We’re all interested in making our workplaces more productive and successful. Most people believe that success leads to happiness, but the truth is happiness is the precursor to success, not the result. When you are happier, your success rates increase, according to research done by Shawn Achor at Harvard University. Happy sales people outsell their unhappy colleagues. Students who are happy out-perform their unhappy peers. Happy doctors make more accurate diagnoses than unhappy doctors. Happy people are healthier people. The list goes on and on. The best part is that this isn’t just a motivational speech – it’s science. It’s how our brains work. See: http://www.inc.com/jessica-stillman/complaining-rewires-your-brain-for-negativity-science-says.html for some fascinating findings.
Here are ten strategies for living a happier life.
- Take 100% responsibility for your own happiness. If you aren’t happy, don’t expect anyone else to make you happy. I have certainly done my share of blaming others and myself for the way I feel. The trap is giving over my power to what other people say, to what other people do, to the circumstances around me – and becoming a victim. A happy or unhappy life is your own creation. If you remember this, you won’t find fault with anybody or anything, including yourself. You are your own best friend, even as you decide to learn to take responsibility for your happiness.
- Decide to be happy. That’s right. Happiness is a choice, a decision. It’s an inside job. You don’t need your external environment or circumstances to be different in order to be happy. I’ve met people who are dealing with cancer or are in the midst of a divorce or financial difficulties, but remain happy. Don’t wait for retirement or a better job or a better house or a better marriage to make you happy. If you aren’t happy now, you won’t be happy in the future. As Abraham Lincoln said, “Most folks are as happy as they make up their minds to be.” Happiness comes from within; it is independent of your externals. Happiness is not a destination; it’s method of travel.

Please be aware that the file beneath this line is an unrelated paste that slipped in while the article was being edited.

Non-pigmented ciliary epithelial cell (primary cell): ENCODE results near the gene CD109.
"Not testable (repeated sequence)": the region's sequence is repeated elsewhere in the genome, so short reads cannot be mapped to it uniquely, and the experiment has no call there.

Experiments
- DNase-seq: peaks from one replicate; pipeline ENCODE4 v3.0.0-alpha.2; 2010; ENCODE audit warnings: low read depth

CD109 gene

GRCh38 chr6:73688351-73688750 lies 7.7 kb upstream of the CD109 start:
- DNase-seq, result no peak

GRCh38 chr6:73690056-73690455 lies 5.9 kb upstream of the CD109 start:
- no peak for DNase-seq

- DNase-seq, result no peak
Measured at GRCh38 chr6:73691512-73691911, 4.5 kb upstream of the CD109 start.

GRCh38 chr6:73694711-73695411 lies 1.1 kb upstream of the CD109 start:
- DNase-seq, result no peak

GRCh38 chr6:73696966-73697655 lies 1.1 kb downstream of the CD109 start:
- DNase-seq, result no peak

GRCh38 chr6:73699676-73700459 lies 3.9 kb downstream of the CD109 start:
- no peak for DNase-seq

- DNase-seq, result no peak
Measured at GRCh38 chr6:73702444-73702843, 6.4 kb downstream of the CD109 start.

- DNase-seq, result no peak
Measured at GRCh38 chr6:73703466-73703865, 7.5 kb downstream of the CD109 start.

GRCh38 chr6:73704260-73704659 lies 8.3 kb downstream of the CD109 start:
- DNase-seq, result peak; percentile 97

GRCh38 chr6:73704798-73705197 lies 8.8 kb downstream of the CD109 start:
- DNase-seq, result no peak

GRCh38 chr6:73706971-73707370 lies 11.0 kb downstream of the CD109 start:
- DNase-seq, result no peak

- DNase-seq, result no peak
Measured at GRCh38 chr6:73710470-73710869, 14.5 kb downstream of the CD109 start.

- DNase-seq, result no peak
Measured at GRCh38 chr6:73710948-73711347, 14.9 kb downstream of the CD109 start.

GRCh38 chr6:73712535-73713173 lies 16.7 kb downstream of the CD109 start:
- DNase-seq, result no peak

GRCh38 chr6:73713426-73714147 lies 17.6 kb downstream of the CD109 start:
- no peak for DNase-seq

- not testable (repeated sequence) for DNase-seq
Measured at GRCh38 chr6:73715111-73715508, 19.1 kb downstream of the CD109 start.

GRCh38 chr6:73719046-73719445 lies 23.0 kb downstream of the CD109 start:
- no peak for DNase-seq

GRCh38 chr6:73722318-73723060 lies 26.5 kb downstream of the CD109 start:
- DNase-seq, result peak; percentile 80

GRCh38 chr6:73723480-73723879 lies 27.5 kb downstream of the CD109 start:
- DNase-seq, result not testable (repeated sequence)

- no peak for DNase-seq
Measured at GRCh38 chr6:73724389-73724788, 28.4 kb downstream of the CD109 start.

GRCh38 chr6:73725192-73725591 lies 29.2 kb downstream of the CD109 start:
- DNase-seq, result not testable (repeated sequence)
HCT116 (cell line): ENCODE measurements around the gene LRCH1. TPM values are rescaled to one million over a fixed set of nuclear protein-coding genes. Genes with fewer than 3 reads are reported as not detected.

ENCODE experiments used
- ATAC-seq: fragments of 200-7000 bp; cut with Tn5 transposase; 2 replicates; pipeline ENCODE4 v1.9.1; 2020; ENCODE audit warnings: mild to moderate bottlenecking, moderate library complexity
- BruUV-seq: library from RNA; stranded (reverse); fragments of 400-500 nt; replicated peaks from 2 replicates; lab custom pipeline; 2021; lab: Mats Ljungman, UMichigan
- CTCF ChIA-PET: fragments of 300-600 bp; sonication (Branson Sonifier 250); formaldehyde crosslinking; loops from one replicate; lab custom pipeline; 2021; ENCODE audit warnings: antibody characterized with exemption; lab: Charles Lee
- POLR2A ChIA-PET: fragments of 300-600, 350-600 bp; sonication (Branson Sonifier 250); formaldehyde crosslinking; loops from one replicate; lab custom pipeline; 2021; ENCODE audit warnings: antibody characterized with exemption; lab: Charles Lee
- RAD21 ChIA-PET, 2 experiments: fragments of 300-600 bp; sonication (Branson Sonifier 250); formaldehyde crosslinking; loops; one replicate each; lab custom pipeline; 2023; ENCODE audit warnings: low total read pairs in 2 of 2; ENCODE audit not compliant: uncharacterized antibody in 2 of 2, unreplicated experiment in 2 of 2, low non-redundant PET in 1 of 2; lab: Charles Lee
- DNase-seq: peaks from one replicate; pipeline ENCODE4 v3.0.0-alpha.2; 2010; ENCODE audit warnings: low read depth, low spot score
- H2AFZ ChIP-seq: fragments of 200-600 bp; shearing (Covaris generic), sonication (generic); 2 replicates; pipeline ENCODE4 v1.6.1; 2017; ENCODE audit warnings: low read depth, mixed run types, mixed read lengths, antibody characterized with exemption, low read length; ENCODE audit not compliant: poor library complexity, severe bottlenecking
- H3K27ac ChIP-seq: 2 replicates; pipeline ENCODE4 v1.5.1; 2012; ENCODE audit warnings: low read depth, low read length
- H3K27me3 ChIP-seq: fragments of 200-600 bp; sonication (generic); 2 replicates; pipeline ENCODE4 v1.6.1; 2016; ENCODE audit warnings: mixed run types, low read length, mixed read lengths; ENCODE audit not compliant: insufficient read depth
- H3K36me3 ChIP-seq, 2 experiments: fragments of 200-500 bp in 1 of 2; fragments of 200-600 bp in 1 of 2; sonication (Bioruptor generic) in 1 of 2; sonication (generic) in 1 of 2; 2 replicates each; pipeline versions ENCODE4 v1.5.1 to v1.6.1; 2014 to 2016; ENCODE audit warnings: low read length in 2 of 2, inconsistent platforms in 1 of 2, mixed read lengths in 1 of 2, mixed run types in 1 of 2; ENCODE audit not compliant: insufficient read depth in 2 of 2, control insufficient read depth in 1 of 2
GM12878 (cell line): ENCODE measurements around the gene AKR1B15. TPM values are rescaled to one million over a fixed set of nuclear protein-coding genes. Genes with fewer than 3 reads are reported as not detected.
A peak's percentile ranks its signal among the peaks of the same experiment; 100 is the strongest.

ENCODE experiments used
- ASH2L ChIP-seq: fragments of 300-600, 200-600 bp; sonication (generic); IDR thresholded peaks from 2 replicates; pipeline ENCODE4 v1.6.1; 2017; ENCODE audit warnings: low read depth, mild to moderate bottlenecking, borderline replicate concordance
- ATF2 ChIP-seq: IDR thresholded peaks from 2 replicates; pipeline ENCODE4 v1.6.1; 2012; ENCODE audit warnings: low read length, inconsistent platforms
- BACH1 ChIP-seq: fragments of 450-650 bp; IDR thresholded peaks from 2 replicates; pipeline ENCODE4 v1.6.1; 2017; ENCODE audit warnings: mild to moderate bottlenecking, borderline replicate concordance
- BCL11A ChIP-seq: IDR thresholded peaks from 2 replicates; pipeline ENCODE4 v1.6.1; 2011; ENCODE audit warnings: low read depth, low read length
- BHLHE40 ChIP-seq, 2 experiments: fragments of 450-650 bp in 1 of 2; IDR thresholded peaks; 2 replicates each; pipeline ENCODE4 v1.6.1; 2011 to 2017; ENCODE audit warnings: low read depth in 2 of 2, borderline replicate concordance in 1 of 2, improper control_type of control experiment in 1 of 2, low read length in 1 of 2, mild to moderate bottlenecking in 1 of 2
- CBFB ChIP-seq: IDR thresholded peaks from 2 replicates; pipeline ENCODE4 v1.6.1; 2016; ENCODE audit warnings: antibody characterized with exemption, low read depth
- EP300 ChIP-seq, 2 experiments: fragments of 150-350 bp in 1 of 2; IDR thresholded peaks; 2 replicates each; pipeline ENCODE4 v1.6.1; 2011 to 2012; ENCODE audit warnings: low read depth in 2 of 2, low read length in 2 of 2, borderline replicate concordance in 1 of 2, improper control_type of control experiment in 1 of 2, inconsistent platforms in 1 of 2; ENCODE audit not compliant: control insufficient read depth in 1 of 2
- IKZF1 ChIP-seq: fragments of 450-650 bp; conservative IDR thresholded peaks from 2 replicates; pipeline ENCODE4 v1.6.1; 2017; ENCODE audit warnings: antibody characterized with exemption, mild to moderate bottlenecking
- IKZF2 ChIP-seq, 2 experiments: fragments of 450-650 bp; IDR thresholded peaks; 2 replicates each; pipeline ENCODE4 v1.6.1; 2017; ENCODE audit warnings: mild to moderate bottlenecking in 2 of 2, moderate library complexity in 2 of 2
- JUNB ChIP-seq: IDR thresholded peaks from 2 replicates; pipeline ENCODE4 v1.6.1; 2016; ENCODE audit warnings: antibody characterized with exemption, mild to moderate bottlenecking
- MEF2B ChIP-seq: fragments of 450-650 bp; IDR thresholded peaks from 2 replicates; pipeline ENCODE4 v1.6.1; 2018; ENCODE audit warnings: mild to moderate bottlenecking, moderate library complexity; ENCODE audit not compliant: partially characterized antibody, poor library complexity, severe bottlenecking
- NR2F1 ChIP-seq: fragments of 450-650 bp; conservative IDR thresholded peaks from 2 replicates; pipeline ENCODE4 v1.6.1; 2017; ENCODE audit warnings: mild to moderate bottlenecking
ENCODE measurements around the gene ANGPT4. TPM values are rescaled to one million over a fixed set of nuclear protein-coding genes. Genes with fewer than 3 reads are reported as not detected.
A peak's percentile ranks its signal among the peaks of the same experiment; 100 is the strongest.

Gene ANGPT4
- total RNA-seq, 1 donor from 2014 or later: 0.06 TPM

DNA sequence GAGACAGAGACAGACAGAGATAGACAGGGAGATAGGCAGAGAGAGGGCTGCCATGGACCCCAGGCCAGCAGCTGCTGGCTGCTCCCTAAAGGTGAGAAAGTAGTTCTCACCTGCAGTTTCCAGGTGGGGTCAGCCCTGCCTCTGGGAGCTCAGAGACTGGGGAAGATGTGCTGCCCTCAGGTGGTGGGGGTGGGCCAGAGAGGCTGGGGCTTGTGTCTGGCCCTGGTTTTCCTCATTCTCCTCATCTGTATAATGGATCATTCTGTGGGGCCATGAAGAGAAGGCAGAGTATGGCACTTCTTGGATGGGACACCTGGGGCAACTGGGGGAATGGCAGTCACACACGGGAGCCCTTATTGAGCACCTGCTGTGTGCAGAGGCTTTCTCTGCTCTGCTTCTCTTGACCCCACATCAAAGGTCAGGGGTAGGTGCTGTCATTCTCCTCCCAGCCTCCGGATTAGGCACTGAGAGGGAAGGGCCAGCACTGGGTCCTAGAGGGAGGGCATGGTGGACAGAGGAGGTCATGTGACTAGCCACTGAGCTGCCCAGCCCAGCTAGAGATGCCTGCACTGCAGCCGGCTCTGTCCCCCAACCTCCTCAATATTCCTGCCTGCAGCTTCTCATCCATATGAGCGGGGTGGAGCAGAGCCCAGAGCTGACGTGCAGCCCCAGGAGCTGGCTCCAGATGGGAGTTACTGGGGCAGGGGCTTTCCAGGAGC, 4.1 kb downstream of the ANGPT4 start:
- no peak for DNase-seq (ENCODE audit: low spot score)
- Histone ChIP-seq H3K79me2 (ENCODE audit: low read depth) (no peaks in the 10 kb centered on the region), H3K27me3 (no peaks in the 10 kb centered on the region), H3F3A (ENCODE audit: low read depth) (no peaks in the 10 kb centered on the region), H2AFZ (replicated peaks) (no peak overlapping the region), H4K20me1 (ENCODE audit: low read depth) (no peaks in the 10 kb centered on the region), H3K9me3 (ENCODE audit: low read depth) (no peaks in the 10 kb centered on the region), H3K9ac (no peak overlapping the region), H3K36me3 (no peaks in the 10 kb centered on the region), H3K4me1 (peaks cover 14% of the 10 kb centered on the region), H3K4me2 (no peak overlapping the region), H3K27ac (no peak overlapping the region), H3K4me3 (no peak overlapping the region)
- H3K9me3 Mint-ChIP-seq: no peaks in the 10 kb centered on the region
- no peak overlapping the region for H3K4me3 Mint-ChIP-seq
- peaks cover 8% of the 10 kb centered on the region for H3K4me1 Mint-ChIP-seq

- Accept unhappiness as a part of life. Where did we ever get the notion that we should happy all the time? One of life’s purposes is to learn and grow, and that won’t happen if life is always easy. “Life is difficult,” wrote Scott Peck. “Once you understand and accept that, then life is no longer difficult.” Learn to be comfortable with being uncomfortable. Otherwise you’ll never grow, much less experience a lot of happiness in your life. Happy people aren’t attached to being happy all the time, just like they aren’t attached to the externals in their life to make them happy. They know happiness will return after the inevitable slumps. Extend some grace to yourself when you are unhappy, and you’ll be kinder to others in the process.
- Have a purpose that inspires you. What inspires you to get up early, to go the extra mile, to learn the extra skills? How can you be happy without a dream, without hope, or a vision beyond your own self-interest and daily to-do lists? Having a sense of purpose beyond your own self-interest and day-to-day chores gives you a reason to be happy. Why do you get out of bed in the morning? If you can’t answer that question – beyond heading for the bathroom – there’s some work to be done. What’s important is not to blame others for your lack of purpose. Even a simple purpose to make the day better for your colleagues or customers can be a good place to start.